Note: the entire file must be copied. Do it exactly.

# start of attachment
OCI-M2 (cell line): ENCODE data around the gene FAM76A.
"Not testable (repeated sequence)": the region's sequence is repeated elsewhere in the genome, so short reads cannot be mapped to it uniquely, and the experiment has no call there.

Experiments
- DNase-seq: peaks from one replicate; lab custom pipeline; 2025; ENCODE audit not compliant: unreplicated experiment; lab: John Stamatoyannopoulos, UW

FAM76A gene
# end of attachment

OCI-M2 (cell line): ENCODE data around the gene FAM76A.
"Not testable (repeated sequence)": the region's sequence is repeated elsewhere in the genome, so short reads cannot be mapped to it uniquely, and the experiment has no call there.

Experiments
- DNase-seq: peaks from one replicate; lab custom pipeline; 2025; ENCODE audit not compliant: unreplicated experiment; lab: John Stamatoyannopoulos, UW

FAM76A gene